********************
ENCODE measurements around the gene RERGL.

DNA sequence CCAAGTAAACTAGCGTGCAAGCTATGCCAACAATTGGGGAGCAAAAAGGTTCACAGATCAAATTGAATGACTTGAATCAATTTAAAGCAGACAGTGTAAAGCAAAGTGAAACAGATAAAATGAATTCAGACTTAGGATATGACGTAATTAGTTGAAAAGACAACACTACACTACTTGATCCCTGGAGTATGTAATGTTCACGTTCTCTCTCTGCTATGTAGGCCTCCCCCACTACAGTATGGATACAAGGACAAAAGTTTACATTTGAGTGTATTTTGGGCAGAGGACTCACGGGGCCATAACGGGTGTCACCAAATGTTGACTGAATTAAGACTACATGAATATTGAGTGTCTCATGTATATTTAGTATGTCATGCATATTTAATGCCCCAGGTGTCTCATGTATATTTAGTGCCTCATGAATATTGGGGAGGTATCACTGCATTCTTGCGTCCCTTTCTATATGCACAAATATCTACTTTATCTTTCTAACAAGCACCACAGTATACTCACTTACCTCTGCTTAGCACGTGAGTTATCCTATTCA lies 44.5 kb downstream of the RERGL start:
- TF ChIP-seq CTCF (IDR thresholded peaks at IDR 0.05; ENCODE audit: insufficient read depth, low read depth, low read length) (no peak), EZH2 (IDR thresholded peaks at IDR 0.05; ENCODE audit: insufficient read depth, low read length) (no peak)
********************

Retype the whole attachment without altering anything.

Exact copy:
ENCODE measurements around the gene RERGL.

DNA sequence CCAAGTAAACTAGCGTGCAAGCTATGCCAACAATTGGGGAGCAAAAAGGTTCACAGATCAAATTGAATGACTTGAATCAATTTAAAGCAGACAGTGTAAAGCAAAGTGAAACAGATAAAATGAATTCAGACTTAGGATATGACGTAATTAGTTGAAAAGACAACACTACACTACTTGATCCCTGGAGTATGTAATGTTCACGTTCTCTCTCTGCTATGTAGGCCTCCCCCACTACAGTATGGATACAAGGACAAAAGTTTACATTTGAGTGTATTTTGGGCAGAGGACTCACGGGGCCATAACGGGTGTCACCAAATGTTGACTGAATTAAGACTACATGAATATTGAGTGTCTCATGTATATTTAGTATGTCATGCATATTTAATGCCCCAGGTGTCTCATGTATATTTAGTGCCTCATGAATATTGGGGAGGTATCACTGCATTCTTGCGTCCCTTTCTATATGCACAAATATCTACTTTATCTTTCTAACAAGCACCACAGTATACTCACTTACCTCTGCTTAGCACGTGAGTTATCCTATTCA lies 44.5 kb downstream of the RERGL start:
- TF ChIP-seq CTCF (IDR thresholded peaks at IDR 0.05; ENCODE audit: insufficient read depth, low read depth, low read length) (no peak), EZH2 (IDR thresholded peaks at IDR 0.05; ENCODE audit: insufficient read depth, low read length) (no peak)